The Karpman drama triangle is a social model of human interaction. The triangle maps a type of destructive interaction that can occur among people in conflict. It’s a tool therapists can use to bring awareness to a client.
So what exactly is the triangle:
The triangle has 3 roles- Rescuer, Persecutor and Victim. Whilst most people will have a dominant role- roles can in fact be switched around.
The Rescuer– Poor you. Pain reliever. Fears not being needed.
The Persecutor– The problem. Dominates. Blames. Keeps the victim down.
The Victim– Feels powerless. Dreams denied. Poor me.
Each role sees the other as the problem to react too. Each drama role is an invented strategy the EGO creates to manage its fear and anxiety about what it doesn’t like or want.
All the roles on some level derive from denied pain. They perpetuate lies and unhealthy secrets. Are the result of feelings of unworthiness. Demonstrate a loss of personal power. Trap people, caught in a web of dysfunctional behaviour. Are usually imported subconsciously and are some of the inner trauma we carry from a young age. I have spoken quite a bit in previous posts about the inner child, wounds and trauma and people need to understand we ALL carry these in some degree and unless we are willing to do the hardwork, identify and work on those wounds we never get sustained growth and healing and forever keep ourselves trapped and one of the places we can get trapped in is the drama triangle. We will continue to search for happiness externally because internally we are not healthy.
Interestingly when I started studying this and using it, I identified many people and the role they fit into. I myself have mostly played the rescuer and at times have fallen into the victim in the past. I can so easily see where others fit, by their behaviour and how they have managed/are managing drama and conflict. The key to removing oneself from the drama triangle is awareness and stepping into a new consciousness. We can either remain stuck in the drama triangle or we can step out. No problem can ever be solved in the same level of consciousness it was created!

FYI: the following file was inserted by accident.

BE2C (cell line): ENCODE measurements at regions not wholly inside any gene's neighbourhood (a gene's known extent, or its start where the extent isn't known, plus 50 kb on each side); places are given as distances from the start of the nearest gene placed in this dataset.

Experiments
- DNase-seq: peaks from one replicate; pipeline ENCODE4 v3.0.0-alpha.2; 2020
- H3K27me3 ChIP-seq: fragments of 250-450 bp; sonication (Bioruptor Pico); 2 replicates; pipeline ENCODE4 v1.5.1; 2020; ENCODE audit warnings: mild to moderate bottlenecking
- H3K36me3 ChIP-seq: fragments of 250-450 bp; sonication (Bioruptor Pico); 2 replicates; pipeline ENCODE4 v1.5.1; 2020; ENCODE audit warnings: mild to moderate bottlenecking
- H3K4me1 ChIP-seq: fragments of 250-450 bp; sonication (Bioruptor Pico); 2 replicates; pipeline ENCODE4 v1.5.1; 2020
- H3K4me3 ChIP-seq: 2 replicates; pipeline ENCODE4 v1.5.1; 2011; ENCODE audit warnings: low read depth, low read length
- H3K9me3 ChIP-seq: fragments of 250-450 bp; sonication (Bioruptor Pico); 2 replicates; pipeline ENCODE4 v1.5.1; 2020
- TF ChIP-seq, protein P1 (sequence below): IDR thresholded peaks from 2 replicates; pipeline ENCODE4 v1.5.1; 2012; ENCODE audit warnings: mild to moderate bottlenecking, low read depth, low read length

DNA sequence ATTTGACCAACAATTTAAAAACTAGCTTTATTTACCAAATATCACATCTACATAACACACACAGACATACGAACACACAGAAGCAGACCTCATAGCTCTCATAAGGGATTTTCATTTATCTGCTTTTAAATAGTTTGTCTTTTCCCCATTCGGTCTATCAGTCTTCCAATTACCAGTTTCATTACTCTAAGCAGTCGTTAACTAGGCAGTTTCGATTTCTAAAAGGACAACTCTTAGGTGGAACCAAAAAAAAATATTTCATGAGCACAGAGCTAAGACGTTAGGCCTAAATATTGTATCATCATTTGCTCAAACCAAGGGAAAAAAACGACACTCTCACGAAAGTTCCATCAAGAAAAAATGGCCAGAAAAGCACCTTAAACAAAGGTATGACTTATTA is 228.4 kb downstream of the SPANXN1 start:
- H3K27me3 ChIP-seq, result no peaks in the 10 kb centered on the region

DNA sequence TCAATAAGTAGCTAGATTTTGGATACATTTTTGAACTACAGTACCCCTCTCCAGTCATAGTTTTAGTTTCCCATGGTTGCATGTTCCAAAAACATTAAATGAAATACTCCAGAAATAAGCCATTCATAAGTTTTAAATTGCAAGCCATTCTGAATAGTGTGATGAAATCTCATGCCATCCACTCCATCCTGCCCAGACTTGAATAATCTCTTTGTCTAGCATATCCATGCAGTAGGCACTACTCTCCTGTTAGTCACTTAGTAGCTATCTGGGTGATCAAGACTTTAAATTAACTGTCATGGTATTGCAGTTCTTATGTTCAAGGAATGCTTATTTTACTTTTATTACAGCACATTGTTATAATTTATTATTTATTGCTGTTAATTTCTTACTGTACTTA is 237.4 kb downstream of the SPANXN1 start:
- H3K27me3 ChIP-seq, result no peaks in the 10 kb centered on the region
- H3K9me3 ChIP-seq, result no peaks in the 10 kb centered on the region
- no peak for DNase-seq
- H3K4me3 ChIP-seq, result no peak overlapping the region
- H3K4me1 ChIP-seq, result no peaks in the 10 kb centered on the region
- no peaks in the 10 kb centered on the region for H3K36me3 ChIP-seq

Indicators of the Rescuer:
- Good guy beliefs to rescue and enable others.
- Using rescuing or enabling to connect and/or feel important.
- Feels guilty when not involved in others problems.
- Addictive role- feeling good at the expense of others rights to take care of themselves.
- Feels shame about loss of self to meet others needs.
Indicators of the Perpetrator:
- Attempting to feel safe by hurting others and putting others down.
- Displays a false sense of superiority and defensive behaviours keeping them in denial.
- Uses feelings of frustration to trigger the right to get angry rather then deal with their own uncomfortable feelings.
- Shame based and uses negative behaviours to cover up/mask/deny their own problems.
- Needs to be in control and uses verbal and sometimes physical force to stay in power.
Indicators of the Victim:
- Feels safe and secure by being submissive.
- Believes their needs are not important.
- Blames perpetrator and sometimes rescuer for their problems.
- Incapable of standing up for themselves and avoids confrontation.
- Responds to threats by giving in to feel safe and may act submissive even when others are blatantly inappropriate.
Te above list are only some of the indicators for each role but I think this gives the general feel of the roles. I’m writing about this because it’s one of the tools that has really stood out to me thus far in my training and putting it to use has had incredible benefits in raising awareness. Once conscious of these roles and where we fit, it’s an invaluable tool enabling us to grow into a different level of consciousness.
There is of course far more to this than this brief description. As there are tests to use on clients to see if a) they are/have been in the drama triangle b) assist them to see this through some set questions and c) provide them with tools to remove themselves. There are also antidotes for each role empowering them to step outside the role and solve the problem with a new awareness.
It’s a tool that speaks to me. It makes so much sense and if you do what I have done and observe situations you are directly or indirectly in, you will be able to see the exact roles played out. Some people will remain in the triangle because they are either unwilling or oblivious to their behaviour. It’s like growth and learning-we all have the ability to learn and grow but some people will forever remain where they are and that’s ok because someone else’s journey is their journey and they need to want to change direction.
When we begin to recognise these role patterns as they arise, we may then be empowered to simply observe them in action and choose a more useful way to think, relate and take action.